Why Mick Leonard swapped Dubai for Notts County
MICK Leonard swapped the sunshine of Dubai and a significant pay cut to return to Meadow Lane almost five years ago.
But it is moments this season, seeing players like Fabian Spiess, Liam Mitchell, Haydn Hollis, Curtis Thompson and Greg Tempest play for the first team, which makes it all worthwhile.
Notts County is in his blood, having played more than 200 league games for the club between 1979 and 1988, and a call from then manager Ian McParland back in 2008 saw him straight back on the airplane home.
After being axed a couple of years before, the youth scheme was being brought back, from scratch.
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And McParland wanted ex-goalkeeper Leonard to build it from nothing, quickly establishing a set-up from nine-year-olds to U16s and then scholars with the aim to generate players for the first team.
Less than five years on, after plenty of change at the club, the youth set-up has remained the one constant and already players have come through and Hollis for one could start again in the heart of defence at Swindon Town in League One tomorrow.
But while immensely proud of the job his close-knit team have done, Leonard views this as simply the beginning.
It is evident from the way he speaks it is sheer passion that drives him and, when it comes to the long-term future, he is looking at the likes of Crewe as the club to emulate in the youth ranks.
For two decades and more, they have produced players and sold them on for millions, like Danny Murphy, Dean Ashton and more recently, Nick Powell to Manchester United, in a deal worth up to £6m, last summer.
Add to that bringing young players to the club, giving them a first-team chance and seeing them blossom, like David Platt and Robbie Savage, they have a superb pedigree.
And Leonard sees no reason why, with a lot of hard work and dedication, the Magpies can't do the same so the youth set-up funds itself and not only that, could pay for an infrastructure that could be a solid foundation for the whole club.
"In such a short space of time, we have done so much and it is great to see youngsters getting a chance in the first team," he said.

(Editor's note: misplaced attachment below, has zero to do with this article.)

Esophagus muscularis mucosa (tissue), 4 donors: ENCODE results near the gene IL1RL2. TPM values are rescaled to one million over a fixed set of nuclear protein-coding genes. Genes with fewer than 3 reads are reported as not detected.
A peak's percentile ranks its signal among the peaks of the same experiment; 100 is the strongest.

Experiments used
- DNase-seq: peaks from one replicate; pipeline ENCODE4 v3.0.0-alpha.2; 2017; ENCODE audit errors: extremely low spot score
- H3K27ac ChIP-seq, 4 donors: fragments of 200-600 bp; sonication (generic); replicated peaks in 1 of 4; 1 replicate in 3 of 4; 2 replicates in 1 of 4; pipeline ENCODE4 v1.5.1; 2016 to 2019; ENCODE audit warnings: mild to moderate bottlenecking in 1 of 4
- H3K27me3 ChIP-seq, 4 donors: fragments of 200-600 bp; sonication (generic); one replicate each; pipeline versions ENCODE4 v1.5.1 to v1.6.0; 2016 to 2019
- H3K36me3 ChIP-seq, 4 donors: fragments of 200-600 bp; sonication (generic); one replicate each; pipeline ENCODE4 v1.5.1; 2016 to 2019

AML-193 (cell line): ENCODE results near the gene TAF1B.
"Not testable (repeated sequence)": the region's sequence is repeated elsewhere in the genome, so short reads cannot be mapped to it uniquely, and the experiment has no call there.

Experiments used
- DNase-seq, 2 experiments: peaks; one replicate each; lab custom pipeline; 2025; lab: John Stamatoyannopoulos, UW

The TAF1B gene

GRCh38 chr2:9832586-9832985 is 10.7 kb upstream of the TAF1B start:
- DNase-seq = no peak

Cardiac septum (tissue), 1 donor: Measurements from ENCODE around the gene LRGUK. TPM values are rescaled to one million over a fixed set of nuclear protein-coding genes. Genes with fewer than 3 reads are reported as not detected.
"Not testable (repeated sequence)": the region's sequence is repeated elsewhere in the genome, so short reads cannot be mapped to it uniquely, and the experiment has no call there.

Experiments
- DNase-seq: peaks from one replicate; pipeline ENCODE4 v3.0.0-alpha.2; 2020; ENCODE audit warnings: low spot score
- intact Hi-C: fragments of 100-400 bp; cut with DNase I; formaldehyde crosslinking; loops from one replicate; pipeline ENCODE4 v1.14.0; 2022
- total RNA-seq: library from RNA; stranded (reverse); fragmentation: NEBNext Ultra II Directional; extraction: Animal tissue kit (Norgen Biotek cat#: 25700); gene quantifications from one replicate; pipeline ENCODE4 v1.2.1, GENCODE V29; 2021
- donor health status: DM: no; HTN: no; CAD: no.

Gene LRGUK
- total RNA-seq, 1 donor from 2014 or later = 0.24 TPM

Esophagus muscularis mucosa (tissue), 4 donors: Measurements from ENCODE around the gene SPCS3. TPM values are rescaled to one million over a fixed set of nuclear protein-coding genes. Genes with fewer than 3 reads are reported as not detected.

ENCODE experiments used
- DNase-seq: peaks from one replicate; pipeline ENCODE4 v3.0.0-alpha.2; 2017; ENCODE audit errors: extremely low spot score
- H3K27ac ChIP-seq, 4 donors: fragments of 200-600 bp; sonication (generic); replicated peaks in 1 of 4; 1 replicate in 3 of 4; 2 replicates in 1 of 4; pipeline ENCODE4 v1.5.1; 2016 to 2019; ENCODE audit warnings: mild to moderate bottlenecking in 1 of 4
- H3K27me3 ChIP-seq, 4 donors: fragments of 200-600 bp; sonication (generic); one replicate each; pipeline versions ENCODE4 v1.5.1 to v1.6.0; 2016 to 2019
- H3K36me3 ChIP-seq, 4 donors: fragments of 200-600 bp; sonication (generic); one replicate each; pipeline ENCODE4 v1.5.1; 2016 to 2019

"I am still convinced that a selling point of Notts County is our philosophy that young players will get a chance.
"We might be a smaller club than Manchester United but that does not mean to say we cannot recruit as well as others, or say our neighbours across the river.
"People will now see what is happening and know if they progress, do all the things right off the pitch as well with their education and how they conduct themselves, their chance will come and you will get that opportunity.
"The club is looking to develop assets and sometimes it is difficult convincing people about the long-term development of youth. I don't know why the Academy was scrapped in the first place, I wasn't here. But whatever the reasons, they weren't the right ones.
"I was just delighted to come back and start it up again because it was Ian McParland's vision, he knew it was vital. There is a long-term strategy and if you stick with it, you will produce results.
"Look at Crewe. I would say we are a bigger club but their business model for young talent is excellent.
"They will look to develop players and sell one every two to three years and that covers the cost of the Academy and that has been happening for 20 years now.
"They have done it again and again and I am convinced our club can get into a similar position in a few years' times to be doing the same."
Leonard said it is one huge team effort that has got the Magpies to this point, working with Darren Davis, Brett Adams, Lee Broster and Nick Palmer, as well as all the part-time coaches working with the age groups.
The fact players are already getting their chance should only help snowball the recruitment process, as the club is seen as one that is prepared to give youth a chance.
It might be a small team but Leonard believes it is that closeness that is making it so effective, with more focus rather than a network scouring the world for talent.
"I think I get more satisfaction doing this than if I was running the academy at say Chelsea where you can buy a youngster for £2m," he said. "Yes that would still be a gamble but it is one they can afford to take.
"We are not gambling, we are picking the best ourselves and doing what we can to develop them for first-team football.
"We want them to be proud to wear the black and white stripes. We want to instil the right discipline and principles into the players. This club has a rich history and a lot of proud supporters.
"I played for the club for ten years myself and took a lot of pride and satisfaction from that and to produce another young player to wear the black and white stripes with such pride makes me happy.
"This is the start of something and we have some exceptional young kids in the younger age groups too. I am not naive to think at ten they will go all the way because I have seen from experience that does not happen.
"There are a lot of negative influences out there and they might not be able to handle it mentally or be ready to battle, they might not develop physically or just want to do something else. Things change but we will keep plugging away.
"When I finally hang up my boots, which I don't intend to do for a long time, I would love to think a couple of players have been developed and sold on to invest in the club's own training facility.
"Maybe not at the level as at Forest or Derby, but if we do sell a couple of players, that money could be invested in that area for the club.
"Maybe it is just a pipe-dream but I would love to see us with our own training ground for the club and academy. It would further help to attract better young players and get us up to that next level."